: I personally did not care for this place. The seating arrangement was uncomfortable. There were not enough seats for everyone and we did not have that many people. The sandwich was edible but it probably would not be my first choice if were asked where I wanted to go. Nothing was outstanding about the sandwich. (2007-01-23)
: The best thing about this luncheon was to see old friends again and the interesting selection of international wines and beers that I felt compelled to buy. The Reuben was cold. The meat reminded me more of lunch meat. Mine had little to no dressing and needed more sauerkraut. Thanks to Carl for finishing my other half. The ladies were clearly not prepared for a large group but they were very nice and apologetic for the slowness of service. It would have helped if they had more than one sandwich press. (2007-01-23)
: This is an authentic Russian deli so the one thing this sandwich had going for it was the sauce. This was by far the best sauce I have ever had on any of my countless Reubens. However the meat was not up to the level of the sauce. It tasted like some prepackaged sliced meat from Oscar Mayer. Not what I would have expected from a deli. They are also not really equipped to make sandwiches efficiently. It takes awhile to get a sandwich here. I would say pass this place up if you want a Reuben, but If you are in the market for "fish Jelly" or "pickled apples" this is your place (I kid you not, they were selling this stuff). (2007-01-23)
: The Reuben was average, the portions were small and not enough dressing or sauerkraut to my liking. There was not enough sitting room for our group. They did have a nice selection of various foods and deli items. The two ladies who served us were friendly and accommodating. (2007-01-23)
: This place is a combination deli and international food market. In this case, "international" mostly seems to mean "Russian." They did have Kinder Eggs though, and those are Italian (and I did pick up one for each of the kids). There are only three small tables with two chairs each: they're pretty much patio furniture, but they were comfortable and elegant enough. You order at the front counter, wait for your order to be prepared, and pay when you leave. You can grab a drink from the refrigerator: I had a 20oz Diet Coke with Lime for $1.19, something I wouldn't normally be able to drink with a Reuben. Service was friendly enough, but pretty slow, especially with so many of us there. I just had the Reuben and my drink: I couldn't identify many of the side items in the cooler, and wasn't feeling that adventurous. Maybe the way the fresh fish were staring unnerved me, I don't know. Our sandwiches were served on black china plates with no flatware, just a napkin. The sandwich had a good flavor balance. The bread was nicely crisp after toasting, and though it was a rye it had no caraway flavor. The pastrami was lean and had good texture, and was it good quantity. I thought at first that it wasn't processed, but since it was sliced off a loaf behind the deli counter I must have been mistaken. I could taste the cheese, which is always a plus: I finished off Christina's sandwich, which she had made with American cheese (heretic), and it wasn't as good. Overall it wasn't the best Reuben I've had, but it was good, at a decent price, and in a fascinating setting, and that's definitely worth something. (2007-01-23)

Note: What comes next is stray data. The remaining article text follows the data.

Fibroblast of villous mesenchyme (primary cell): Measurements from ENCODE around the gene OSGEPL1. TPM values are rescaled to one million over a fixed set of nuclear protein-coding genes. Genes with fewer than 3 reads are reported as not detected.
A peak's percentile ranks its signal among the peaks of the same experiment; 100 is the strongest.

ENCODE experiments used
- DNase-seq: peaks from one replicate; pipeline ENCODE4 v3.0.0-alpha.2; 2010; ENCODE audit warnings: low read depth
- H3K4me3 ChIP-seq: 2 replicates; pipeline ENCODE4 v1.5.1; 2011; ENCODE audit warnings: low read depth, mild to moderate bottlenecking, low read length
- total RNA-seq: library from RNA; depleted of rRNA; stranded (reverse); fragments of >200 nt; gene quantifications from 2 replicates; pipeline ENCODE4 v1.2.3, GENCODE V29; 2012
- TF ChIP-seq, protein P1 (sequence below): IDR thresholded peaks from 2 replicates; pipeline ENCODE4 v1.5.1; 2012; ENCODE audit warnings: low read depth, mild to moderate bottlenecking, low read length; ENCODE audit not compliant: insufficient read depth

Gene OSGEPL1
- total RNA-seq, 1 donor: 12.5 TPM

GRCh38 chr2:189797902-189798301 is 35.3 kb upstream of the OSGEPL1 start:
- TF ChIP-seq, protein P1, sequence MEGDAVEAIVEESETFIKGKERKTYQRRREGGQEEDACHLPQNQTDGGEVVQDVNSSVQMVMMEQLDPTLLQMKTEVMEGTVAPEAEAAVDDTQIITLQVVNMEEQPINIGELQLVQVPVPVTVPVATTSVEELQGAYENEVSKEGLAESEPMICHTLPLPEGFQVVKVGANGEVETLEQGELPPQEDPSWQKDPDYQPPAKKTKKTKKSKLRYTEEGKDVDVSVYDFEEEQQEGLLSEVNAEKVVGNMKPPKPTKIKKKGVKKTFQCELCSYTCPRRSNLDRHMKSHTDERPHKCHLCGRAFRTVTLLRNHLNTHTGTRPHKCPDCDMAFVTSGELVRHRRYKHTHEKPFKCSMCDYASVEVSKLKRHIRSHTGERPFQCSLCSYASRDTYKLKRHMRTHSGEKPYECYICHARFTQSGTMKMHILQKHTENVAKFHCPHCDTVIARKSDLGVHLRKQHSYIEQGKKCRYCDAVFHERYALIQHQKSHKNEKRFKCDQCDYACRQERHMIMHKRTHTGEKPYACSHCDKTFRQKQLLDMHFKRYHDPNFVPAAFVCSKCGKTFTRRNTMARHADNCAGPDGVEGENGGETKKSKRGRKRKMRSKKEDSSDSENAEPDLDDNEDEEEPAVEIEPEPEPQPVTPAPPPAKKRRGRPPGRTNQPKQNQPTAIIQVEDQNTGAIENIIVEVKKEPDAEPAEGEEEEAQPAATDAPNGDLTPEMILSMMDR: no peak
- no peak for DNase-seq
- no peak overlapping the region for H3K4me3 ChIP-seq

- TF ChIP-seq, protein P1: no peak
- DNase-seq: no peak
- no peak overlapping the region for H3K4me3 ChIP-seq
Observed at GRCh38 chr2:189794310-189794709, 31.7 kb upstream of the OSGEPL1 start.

: I thought this was quite a unique experience. We ate at a newly opened Russian deli, so while the service wasn't up to par, the place was at least interesting with the different types of food we noticed.
I thought the Reuben had a great flavor that I haven't tasted before. The cheese and meat weren't your standard Reuben fare, and you could definitely taste the bold flavors. I wouldn't classify the bread as anything special and I think it brought the overall quality of the sandwich closer to what you might think is average.
The service was atrocious. Even after Chris called and prepared them for our group, they still were extremely inefficient. It made me think of old Communist Russian grocery stores and pharmacies. I heard stories that if you needed aspirin, you had to go to one clerk to get a piece of paper, go to another to get it off the shelf, then go back to the original clerk to buy it. I think there was even a fourth step in there somewhere.
I hope they iron out some of the kinks because it still was a great sandwich. (2007-01-23)
: The staff had warned us ahead of time that creating so many sandwiches would take a lot of time, and they were correct but we were prepared for that. The sandwich was a little small, but reasonably priced. I could really taste the Emmental cheese on this sandwich, and it was marvelous. The pastrami was very good with peppered edges on it. The bread was a good white rye that didn't have any caraway flavor to it, but the slices were somewhat thin. The sandwiches were grilled in a sandwich press which kept the sandwich from becoming soggy, but took quite a while. I dressing got a little lost among the other flavors, but the sandwich was delicious. With the pastrami and alternate cheese, it didn't really have a strong Reuben taste, but it was pretty close, and a really decent sandwich. If you want to eat here, I recommend calling ahead and picking it up. (2007-01-23)
: The Reubens at Slaviansky Bazar are delicious and certainly worth indulging in. Note, that seating is limited in this establishment, but there are several aisles to browse with Russian, Polish, etc., sweets, beer, magazines, and a whole host of other foodstuffs that aren't available elsewhere in Indy. There are also many sausages behind the deli counter available for purchase. Make a point to stop here! (2007-01-23)